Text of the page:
Hi Chris. You helped me significantly and I read everything you post each day, so I immediately thought of you when my childrenâs father was denied Unemployment. I would like to run everything by you and get your thoughts as I will be preparing his appeal for him.
First, the state is California. Details: My ex-husband, Chris, was unemployed for a period of time but did not utilize all of his extensions. He found a job and worked for nearly 4 months. During his 4 months of employment with his most recent employer, he was involved in two accidents. The first accident he rear ended another vehicle. He was warned that should he be involved in any additional accidents that he would be terminated as the company would no longer be allowed to have him driving a company truck, for Insurance reasons. Unfortunately, the following month, he was backing out of a customerâs drive-way and he accidently backed into a parked vehicle. He was immediately drug tested after both incidents so drugs and alcohol were not a factor. They were, just what they are called- ACCIDENTS!
During the phone interview with the Unemployment Development Department Chris provided all of the above information. The decision rendered was that he (Chris) was denied benefits for the following reason:
Section 1256 Provides- an individual is disqualified if the Department finds he voluntarily quit his most recent work without good cause or was discharged for Misconduct from his most recent work.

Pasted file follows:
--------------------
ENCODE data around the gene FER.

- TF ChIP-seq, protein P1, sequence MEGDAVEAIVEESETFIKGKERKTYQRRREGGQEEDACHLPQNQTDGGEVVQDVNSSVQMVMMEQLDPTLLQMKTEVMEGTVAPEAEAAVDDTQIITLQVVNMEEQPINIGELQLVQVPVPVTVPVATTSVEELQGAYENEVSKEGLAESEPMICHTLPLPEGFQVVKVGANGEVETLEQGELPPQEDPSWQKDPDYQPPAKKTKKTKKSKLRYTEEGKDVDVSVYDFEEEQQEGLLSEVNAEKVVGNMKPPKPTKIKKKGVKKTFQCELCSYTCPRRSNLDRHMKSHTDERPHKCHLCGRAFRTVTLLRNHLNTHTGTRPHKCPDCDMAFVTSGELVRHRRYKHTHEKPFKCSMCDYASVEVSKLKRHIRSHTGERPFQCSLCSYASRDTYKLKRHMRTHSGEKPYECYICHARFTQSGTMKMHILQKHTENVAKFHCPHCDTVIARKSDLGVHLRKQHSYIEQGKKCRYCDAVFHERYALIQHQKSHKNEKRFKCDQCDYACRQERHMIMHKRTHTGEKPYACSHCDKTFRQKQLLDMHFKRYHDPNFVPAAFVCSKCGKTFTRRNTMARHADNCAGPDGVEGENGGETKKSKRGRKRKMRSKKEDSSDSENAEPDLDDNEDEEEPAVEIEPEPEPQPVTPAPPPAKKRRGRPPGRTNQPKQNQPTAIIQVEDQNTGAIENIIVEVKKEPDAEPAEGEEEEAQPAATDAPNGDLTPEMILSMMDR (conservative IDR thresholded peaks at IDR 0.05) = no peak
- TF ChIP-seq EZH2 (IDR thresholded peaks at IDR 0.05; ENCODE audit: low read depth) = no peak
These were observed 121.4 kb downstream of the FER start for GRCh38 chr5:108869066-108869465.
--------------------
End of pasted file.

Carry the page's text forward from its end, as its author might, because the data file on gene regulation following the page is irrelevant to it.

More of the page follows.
Chris did not quit but I cannot see how the department determined that having two accidents was misconduct. They were a lapse in judgment, at best. Misconduct would be a willful act which would cause significant damage or harm to the employer and neither of these occurred. They were simple accidents.
In addition, while Chris was waiting for the companyâs determination as to whether or not he was going to be terminated he offered to his Supervisor that he would not have a problem utilizing his own vehicle for work, trying to keep his job and preserve if, even if it meant using his own truck and then being responsible under his own vehicle insurance.
As I stated above, I am going to help Chris with his appeal. What thoughts do you have? Do you feel that I am correct in my above observations and do you feel that these are good grounds for appeal with a good chance of victory????
Thanks for your time Chris. I appreciate you and all your help.
Hi Heather 🙂
I hate to be a downer .. but two accidents in two months, both the fault of the driver .. not good .. especially the final one in which he backed up into a PARKED car.
But, in an attempt to think positive .. if I were you .. I’d first look at the employer’s policy to make sure that they adhered to it themselves.
If they did, appeal anyway .. because you never know ..
If either of the accidents might have had some extenuating circumstances involved that can remove negligence on his part .. argue away.
See California MC 300 B
By the way, I don’t think his offer to use his own truck is relevant. He would still be an employee doing a job for the employer and there would always be the possibility of liability to the employer if he were to get in another accident while on the job.
Let’s say he injured someone in another “accident” .. in his own truck.
The injured party’s attorney would only need to find out about the first two accidents and that to continue the employment the employer had to disregarded their own accident policy and let him drive his own truck instead .. to boot.
The employer would then be negligent as well and named in a lawsuit ..